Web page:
Meet Pioneer’s Two New 4K UHD Blu-ray Drives for PCs
Stephan Jukic – January 26, 2017
While there are by now several different 4K Blu-ray disc player models for 4K TVs available on the market from all of the major brands, the PC Blu-ray UHD angle has been decidedly under-exploited so far. This is now going to start changing thanks to the pioneering efforts of, well, Pioneer.
The move by the company comes just as some of the first 4K display PC and laptop models hit the market with the capacity to play back streamed and other sources of 4K UHD HDR content thanks to the new 4K playback compatibility specs that are emerging for PCs with Windows 10 and Intel’s new Kaby Lake Core i7 CPUs. We’re talking here about the inclusion of specs like HDCP 2.2, HEVC and HDR support for HDR10 that are now found in a number of PC and even laptop models due to the presence of Kaby Lake processing technology and the latest versions of Windows 10 in these devices.
Thus, just as Netflix 4K content streaming (soon to be followed by 4K content streaming from other sources as well) is hitting the PC display, Pioneer is taking advantage of the same Kaby Lake specs to offer their 4K Blu-ray drives for PC.
Now, while most people probably barely use their physical media drives in their computers these days thanks to the power and availability of HD and SD streaming content sources, the situation with 4K video sources via disc might be a bit different. Just as is the case with today’s 4K UHD TVs, streaming ultra HD content isn’t available to just anyone. A key requirement for this video format is an internet connection with enough bandwidth to support the extra resolution. This amounts to at least 20 to 25 Mbps and for millions of consumers around the world (including the U.S.A) such speeds simply aren’t yet available.
This is where the technology of Pioneer’s new disc drives will definitely come in handly for users who have a Kaby Lake PC with HDR10 support and want to enjoy 4K movies with the full power of high dynamic range enabled on their screens. The 4K resolution aspect of all this isn’t even that important in this case, since a PC display is small enough where the difference between 4K and 1080p is essentially invisible to the naked eye but that sweet HDR is a possibility and it might just be worth the purchase of the Pioneer disc drives.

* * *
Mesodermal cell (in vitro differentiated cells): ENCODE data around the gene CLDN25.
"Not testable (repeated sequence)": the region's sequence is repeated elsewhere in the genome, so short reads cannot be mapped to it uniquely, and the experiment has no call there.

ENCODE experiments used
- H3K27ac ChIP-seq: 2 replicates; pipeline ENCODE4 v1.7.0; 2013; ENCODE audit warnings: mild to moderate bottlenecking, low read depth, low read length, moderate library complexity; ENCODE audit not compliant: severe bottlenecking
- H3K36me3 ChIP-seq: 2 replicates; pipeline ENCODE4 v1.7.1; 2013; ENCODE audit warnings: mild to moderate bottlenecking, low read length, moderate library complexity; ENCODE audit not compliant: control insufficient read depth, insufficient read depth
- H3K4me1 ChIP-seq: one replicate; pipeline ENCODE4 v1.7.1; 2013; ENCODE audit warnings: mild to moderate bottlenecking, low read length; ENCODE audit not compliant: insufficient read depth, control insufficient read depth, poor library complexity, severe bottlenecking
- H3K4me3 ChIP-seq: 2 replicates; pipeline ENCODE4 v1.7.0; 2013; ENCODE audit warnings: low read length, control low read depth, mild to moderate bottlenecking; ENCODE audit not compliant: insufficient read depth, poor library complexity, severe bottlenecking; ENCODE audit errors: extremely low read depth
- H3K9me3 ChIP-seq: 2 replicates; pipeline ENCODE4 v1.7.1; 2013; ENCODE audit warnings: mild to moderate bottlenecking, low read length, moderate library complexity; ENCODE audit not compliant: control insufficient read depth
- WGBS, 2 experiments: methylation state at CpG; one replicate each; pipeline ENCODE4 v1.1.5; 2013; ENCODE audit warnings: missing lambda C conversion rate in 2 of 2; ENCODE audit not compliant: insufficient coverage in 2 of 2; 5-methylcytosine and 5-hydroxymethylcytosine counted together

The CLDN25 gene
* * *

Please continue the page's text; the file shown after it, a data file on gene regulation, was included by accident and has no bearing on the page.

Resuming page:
Moving onto the drives themselves, they come in two editions. One is the BDR-S11K-BK and the other is the BDR-S11J-X. Both are compact devices of the 5.25 inch variety, making them highly compatible with the vast majority of desktop computing rigs and for PCs without such a size, expansion ports are available.
As for the requirements that a PC has to comply with if it’s going to use Pioneer’s BDR-S11K-BK and BDR-S11J-X drives, they’re as we mentioned above. Said PCs will have to be running on Window’s 7th generation Core i5 or i7 Kaby Lake CPUs and the latest version of Windows 10. A 4K-capable PC monitor would also obviously be a good idea and since we’re mostly talking about smaller 32 inch or less displays, HDR display capability in the monitor would be a useful bonus to have since the 4K resolution itself won’t deliver the same sort of wow factor as the HDR would.
Monitor or PC should also offer support for HDMI 2.0a and HDCP 2.2 (which comes with both HDMI 2.0a and Kaby Lake processing technology. Using the drives for 4K content from Blu-ray discs also requires 10-bit HEV support but this too comes with Kaby Lake processing technology. Luckily, 4K HDR PC monitors with HDMI 2.0a are now a thing in 2017 and Kaby Lake PCs and laptops are also now going on sale.
It’s also worth noting that the new Pioneer disc drives come with a copy of CyberLink’s PowerDVD media player, which now comes with 4K UHD Blu-ray playback support, and is at least for now the only media playback software for PC on the market to do so.
Pioneer is releasing both drives in late February, likely to the Japanese market at first and then further on to the U.S and other countries. We don’t yet have pricing details for the two drive units.
Story by 4k.com